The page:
The home is the product of a collaboration between the Mattie Rhodes Center, a community development organization, and Northeast Alliance Together, a community economic development corporation of the Mattie Rhodes Center. Mattie Rhodes received federal funds from Kansas City and got the property from the city’s Land Bank last year. 

The plan is to build four more homes just like it two blocks away.

Scott Wagner, director of Northeast Alliance Together, likes what the American Jobs Plan could do to increase affordable housing in Kansas City. He said the homes being built in the northeast are an example of what could be done with more investment in housing from the federal government. 

“It’s investments like these that allow people to see what can be done and what’s possible,” Wagner said.

Tate Williams is the owner of CoBuild, a local construction company that worked on the home at 133 N. Topping. As a builder committed to affordable housing, Williams said the gap is growing between those who can access quality housing and those who cannot. 

“I think it’s going to take federal investment to narrow that gap,” Williams said.

How does the proposed plan sit with local housing group KC Tenants? 

During her visit, Fudge also met with members of the tenant union from Gabriel Tower Apartments. The apartments are managed by Ohio-based Millennia Cos., which receives millions from HUD for voucher and rental-assistance programs.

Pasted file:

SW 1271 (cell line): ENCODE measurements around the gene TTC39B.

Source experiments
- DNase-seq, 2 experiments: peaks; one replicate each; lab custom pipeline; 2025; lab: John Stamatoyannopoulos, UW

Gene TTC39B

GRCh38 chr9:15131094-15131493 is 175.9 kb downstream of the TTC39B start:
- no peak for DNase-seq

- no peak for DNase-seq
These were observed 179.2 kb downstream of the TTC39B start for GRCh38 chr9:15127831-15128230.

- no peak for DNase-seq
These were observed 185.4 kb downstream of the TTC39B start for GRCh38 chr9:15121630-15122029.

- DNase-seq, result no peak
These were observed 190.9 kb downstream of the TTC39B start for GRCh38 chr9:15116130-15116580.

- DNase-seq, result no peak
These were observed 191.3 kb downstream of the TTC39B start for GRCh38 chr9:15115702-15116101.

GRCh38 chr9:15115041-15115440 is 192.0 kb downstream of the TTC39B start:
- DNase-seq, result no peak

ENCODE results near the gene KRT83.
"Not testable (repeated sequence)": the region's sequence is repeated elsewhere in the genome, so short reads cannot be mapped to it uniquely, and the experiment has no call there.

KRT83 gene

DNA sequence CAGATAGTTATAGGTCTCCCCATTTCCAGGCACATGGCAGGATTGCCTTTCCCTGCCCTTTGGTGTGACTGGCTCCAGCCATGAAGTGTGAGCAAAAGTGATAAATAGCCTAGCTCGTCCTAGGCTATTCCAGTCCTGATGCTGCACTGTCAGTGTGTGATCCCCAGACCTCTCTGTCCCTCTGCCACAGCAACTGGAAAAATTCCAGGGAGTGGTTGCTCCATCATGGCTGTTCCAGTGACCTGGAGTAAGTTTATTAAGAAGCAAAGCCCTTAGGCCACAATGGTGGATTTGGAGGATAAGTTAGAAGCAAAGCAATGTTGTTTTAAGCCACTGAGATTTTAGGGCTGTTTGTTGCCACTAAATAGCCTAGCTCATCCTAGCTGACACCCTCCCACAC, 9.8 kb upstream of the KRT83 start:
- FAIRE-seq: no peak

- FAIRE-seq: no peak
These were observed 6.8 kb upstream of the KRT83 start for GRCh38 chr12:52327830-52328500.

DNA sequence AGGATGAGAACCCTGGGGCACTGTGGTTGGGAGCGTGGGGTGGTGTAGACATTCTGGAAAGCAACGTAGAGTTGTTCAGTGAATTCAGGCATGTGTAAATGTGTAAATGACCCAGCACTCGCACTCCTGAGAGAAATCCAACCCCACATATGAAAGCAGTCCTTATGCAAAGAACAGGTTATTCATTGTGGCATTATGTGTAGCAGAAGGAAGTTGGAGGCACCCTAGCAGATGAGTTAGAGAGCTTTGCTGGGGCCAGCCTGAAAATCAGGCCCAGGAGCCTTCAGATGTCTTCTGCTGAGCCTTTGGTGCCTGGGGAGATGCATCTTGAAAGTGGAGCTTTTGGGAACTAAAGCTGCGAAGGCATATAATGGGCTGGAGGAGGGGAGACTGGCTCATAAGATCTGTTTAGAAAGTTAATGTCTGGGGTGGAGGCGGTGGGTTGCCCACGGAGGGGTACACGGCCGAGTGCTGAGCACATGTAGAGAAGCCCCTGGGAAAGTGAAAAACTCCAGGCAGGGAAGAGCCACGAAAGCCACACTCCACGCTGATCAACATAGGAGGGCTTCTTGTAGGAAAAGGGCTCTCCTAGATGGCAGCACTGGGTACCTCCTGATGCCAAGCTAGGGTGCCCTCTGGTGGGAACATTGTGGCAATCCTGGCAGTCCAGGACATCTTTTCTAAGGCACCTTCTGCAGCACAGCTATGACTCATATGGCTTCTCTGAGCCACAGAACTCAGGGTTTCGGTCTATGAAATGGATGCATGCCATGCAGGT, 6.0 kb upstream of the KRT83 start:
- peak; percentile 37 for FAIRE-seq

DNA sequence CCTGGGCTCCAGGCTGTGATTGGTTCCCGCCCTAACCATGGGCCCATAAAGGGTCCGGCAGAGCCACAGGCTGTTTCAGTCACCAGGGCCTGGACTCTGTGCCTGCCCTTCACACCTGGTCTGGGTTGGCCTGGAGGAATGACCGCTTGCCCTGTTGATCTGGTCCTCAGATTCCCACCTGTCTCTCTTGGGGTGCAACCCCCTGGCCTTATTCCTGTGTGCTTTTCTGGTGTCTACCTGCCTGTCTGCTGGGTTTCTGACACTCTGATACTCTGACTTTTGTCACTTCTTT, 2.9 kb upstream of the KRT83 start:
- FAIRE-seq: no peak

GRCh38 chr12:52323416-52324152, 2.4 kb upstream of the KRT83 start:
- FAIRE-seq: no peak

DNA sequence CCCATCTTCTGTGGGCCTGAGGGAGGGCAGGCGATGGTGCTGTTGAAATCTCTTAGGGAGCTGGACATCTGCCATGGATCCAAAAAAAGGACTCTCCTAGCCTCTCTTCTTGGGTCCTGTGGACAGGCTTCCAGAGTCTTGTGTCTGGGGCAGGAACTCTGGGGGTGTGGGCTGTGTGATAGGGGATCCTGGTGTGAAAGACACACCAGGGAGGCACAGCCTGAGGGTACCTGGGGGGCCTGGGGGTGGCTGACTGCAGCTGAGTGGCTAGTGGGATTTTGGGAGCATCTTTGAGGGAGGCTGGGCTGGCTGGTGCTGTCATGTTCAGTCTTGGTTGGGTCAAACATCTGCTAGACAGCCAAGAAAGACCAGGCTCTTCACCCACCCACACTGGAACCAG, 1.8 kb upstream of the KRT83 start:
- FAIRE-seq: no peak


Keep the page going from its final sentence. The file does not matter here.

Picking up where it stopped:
Since forming last summer, the tenant union has raised concerns about a lack of working air conditioning and unsafe living conditions due to pests and mold. Members of the tenant union and KC Tenants, a housing advocacy group, showed up at 18th and Vine to request a meeting with Fudge to ask that HUD cut ties with Millennia. 

Fudge committed to launching an investigation and to meeting again with the tenant union in a few weeks. 

Tara Raghuveer, director of KC Tenants, said she agrees with the idea of housing as infrastructure. KC Tenants is made up of residents and tenants, including those who are unhoused and those experiencing unstable housing.

“That idea requires us to think deeply about how we spend our public money, what investments we’re making in public housing, in truly public housing, in creating alternatives to the market housing that most poor and working-class tenants are forced to live in today,” she said.

Raghuveer thinks the American Jobs Plan could provide an opportunity for Kansas City.

“What we are eager to see is priorities that really center people over profits,” she said. “What we can’t allow is a massive wealth transfer of public money into private industry to subsidize, enrich (and) enlarge the private sector in providing our homes.”

What’s next for the American Jobs Plan?

The $2.65 trillion legislation is still in negotiations between Republicans and Democrats in Congress. 

On May 26, Democrats and Republicans on the Senate Environment and Public Works Committee agreed on a $300 billion highway reauthorization bill. And on May 27, Republicans announced their counteroffer to Biden’s jobs plan. The smaller $928 billion plan is specifically for roads, bridges and other public works and doesn’t include funding for housing programs. Missouri Sen. Roy Blunt joined a group of Republicans in introducing the offer.

Recent Posts

Celisa Calacal is a former reporter for The Beacon covering economics and civic engagement issues.